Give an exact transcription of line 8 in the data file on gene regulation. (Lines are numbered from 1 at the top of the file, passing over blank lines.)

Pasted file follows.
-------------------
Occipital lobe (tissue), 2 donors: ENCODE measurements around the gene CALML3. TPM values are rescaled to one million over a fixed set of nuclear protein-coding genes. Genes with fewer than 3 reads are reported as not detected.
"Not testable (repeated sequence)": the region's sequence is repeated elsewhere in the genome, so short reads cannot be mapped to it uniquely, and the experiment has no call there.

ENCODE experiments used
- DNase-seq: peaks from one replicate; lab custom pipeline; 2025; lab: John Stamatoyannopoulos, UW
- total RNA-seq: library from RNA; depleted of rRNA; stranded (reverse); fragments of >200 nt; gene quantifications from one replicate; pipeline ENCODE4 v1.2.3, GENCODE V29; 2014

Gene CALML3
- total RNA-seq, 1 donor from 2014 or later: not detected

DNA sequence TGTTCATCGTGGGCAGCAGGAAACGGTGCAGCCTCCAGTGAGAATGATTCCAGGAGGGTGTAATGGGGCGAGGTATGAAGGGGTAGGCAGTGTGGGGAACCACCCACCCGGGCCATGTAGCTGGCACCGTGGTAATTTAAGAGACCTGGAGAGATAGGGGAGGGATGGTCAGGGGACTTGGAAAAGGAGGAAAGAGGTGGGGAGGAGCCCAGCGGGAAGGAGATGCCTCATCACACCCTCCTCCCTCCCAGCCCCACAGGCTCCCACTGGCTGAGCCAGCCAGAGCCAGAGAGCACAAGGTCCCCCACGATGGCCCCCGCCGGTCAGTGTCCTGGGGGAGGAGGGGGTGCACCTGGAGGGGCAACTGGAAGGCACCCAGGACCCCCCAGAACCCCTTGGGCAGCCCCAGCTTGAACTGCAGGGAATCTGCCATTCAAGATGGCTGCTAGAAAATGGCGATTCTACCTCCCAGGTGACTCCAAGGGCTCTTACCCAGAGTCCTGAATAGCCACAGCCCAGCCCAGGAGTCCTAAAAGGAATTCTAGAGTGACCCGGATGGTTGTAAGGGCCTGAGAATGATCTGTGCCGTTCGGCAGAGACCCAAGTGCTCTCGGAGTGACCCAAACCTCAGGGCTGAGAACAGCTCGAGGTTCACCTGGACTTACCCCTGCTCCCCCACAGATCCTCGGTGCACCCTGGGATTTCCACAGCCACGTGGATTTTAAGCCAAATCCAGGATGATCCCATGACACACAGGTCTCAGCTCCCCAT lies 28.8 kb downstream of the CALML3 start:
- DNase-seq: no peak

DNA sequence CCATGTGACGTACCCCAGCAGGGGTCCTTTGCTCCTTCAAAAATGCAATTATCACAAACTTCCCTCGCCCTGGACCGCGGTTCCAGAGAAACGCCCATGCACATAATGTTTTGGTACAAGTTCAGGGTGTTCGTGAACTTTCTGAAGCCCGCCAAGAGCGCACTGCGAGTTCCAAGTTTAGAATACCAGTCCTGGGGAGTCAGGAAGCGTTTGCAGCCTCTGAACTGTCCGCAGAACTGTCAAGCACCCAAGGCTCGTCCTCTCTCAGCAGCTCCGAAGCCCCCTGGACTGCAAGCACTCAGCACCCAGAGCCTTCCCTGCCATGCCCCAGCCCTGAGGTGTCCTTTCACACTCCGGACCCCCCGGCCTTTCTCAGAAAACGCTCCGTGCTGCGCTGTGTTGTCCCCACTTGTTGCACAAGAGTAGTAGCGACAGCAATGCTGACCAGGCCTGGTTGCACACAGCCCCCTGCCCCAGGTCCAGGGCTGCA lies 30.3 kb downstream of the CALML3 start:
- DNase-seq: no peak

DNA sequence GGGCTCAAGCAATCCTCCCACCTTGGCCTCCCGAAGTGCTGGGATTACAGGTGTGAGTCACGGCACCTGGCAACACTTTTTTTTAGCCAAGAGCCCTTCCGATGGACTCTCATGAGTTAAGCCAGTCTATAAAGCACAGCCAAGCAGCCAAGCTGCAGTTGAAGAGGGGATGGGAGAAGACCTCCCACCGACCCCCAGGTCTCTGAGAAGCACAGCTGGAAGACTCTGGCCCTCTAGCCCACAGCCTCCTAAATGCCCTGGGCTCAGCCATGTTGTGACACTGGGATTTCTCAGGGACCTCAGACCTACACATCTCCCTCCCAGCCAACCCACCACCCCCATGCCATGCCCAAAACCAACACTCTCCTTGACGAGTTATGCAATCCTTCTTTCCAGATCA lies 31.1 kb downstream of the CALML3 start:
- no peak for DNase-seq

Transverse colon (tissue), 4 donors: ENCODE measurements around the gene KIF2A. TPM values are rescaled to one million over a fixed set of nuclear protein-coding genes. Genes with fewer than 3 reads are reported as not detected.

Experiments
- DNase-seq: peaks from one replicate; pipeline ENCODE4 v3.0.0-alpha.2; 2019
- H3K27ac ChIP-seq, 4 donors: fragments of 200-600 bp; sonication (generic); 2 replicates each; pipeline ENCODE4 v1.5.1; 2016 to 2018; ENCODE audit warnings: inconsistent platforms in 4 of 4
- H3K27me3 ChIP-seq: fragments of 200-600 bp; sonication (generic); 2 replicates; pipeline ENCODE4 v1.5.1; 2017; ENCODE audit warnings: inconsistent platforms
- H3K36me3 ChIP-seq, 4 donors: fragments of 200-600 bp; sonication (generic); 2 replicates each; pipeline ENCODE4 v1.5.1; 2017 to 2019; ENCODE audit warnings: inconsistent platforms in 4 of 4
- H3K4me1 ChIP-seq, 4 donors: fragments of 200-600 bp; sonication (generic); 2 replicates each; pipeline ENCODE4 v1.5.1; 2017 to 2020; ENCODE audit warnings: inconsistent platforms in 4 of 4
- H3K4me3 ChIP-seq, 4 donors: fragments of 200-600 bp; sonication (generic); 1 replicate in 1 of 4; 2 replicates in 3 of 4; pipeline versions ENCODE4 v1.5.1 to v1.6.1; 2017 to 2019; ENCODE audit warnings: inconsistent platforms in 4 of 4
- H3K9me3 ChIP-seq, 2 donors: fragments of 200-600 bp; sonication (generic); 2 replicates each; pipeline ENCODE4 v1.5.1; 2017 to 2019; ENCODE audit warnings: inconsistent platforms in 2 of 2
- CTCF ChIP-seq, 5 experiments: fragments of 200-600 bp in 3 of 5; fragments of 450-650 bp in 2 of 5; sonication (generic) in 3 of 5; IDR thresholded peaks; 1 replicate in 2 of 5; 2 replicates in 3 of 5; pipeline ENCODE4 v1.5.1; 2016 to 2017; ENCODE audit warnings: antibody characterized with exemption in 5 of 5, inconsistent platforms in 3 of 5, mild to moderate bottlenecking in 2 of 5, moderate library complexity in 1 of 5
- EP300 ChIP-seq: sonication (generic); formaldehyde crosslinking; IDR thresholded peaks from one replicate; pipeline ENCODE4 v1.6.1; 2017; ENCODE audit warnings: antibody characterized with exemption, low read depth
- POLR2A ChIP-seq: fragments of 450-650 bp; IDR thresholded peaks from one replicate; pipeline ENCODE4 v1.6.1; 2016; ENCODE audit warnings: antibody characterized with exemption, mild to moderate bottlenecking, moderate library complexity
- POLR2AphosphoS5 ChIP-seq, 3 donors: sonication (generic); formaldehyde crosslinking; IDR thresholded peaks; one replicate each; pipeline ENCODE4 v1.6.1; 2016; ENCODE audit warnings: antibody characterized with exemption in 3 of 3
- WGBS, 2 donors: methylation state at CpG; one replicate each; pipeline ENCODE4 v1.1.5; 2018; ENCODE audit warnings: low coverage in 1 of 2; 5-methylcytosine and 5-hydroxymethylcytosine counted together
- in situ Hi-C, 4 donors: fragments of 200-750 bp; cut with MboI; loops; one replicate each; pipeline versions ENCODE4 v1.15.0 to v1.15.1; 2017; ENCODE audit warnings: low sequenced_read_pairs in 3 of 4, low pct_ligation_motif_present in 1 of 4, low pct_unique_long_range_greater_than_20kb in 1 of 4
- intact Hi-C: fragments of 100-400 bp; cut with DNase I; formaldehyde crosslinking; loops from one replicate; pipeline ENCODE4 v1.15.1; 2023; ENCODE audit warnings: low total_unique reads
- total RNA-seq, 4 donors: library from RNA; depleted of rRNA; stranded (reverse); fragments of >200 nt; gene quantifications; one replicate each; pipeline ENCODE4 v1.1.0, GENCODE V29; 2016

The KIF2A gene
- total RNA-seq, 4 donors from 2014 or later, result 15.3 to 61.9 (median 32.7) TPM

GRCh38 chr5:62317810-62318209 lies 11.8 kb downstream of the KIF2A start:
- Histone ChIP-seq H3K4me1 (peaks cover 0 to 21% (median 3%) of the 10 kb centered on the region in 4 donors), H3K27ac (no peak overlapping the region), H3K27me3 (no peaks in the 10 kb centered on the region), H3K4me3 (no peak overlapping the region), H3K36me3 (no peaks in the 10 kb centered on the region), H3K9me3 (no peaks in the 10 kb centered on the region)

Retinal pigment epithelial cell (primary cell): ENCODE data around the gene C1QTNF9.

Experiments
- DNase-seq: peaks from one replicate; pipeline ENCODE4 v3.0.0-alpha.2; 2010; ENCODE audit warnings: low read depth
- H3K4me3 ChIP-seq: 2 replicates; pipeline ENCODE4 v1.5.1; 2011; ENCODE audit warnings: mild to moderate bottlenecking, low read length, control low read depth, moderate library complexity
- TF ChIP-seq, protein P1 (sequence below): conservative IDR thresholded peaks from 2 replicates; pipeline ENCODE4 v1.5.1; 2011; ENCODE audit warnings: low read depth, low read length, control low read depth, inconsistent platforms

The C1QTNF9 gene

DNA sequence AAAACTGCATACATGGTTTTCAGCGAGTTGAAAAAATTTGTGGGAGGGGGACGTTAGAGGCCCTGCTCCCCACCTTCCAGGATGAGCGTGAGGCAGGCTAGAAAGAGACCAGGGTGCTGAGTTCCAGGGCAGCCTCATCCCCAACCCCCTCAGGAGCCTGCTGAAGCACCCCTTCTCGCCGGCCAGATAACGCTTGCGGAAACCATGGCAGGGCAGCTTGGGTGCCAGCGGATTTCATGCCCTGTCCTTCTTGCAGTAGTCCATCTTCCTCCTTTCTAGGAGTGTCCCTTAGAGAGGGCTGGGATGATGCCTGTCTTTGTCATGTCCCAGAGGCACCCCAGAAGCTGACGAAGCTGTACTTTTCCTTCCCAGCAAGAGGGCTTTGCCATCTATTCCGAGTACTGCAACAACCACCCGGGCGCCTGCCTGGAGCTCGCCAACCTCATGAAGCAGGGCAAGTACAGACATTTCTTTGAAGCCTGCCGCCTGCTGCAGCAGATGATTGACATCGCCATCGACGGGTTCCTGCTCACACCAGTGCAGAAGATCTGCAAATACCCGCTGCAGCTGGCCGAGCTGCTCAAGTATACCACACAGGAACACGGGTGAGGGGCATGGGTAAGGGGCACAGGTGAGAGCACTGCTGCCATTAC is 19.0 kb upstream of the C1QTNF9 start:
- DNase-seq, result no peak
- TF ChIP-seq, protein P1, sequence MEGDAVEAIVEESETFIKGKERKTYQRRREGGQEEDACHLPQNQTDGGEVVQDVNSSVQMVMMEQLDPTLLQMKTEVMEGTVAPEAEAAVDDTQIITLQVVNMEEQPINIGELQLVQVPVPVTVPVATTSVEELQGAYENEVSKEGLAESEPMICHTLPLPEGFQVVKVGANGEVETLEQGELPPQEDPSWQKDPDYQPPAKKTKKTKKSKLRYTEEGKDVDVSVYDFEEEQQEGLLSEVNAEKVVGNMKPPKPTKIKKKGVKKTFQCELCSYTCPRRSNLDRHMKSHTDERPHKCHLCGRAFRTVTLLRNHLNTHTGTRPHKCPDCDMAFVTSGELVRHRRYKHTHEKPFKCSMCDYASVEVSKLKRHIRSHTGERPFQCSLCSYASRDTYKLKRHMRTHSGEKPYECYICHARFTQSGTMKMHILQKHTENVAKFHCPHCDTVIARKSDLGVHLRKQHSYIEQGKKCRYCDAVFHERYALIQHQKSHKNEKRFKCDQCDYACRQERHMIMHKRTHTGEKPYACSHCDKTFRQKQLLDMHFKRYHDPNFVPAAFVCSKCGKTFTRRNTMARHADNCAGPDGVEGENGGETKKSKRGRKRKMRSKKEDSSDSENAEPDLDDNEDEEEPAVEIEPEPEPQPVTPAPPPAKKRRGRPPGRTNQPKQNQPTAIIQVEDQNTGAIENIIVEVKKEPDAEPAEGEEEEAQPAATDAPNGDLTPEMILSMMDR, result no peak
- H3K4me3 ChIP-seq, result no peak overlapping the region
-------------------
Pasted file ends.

DNA sequence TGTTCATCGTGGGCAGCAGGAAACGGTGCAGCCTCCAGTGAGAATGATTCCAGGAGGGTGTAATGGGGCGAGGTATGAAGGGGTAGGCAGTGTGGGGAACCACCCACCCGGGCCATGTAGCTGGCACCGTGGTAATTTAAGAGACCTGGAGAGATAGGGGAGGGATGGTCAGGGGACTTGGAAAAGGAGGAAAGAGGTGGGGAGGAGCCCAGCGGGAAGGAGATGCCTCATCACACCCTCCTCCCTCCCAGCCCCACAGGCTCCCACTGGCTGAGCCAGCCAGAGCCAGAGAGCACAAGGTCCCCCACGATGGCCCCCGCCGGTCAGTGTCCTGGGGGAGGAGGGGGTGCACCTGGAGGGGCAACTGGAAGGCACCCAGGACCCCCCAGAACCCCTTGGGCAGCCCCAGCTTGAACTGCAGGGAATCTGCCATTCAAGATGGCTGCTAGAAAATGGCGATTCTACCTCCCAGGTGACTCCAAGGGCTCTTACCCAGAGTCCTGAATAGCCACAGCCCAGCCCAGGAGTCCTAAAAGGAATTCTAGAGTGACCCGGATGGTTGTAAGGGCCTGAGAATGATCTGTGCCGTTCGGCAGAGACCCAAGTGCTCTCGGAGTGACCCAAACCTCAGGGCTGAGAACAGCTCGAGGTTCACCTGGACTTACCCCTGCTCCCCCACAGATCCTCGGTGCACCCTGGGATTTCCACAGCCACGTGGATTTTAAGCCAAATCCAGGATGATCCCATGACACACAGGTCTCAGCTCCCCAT lies 28.8 kb downstream of the CALML3 start: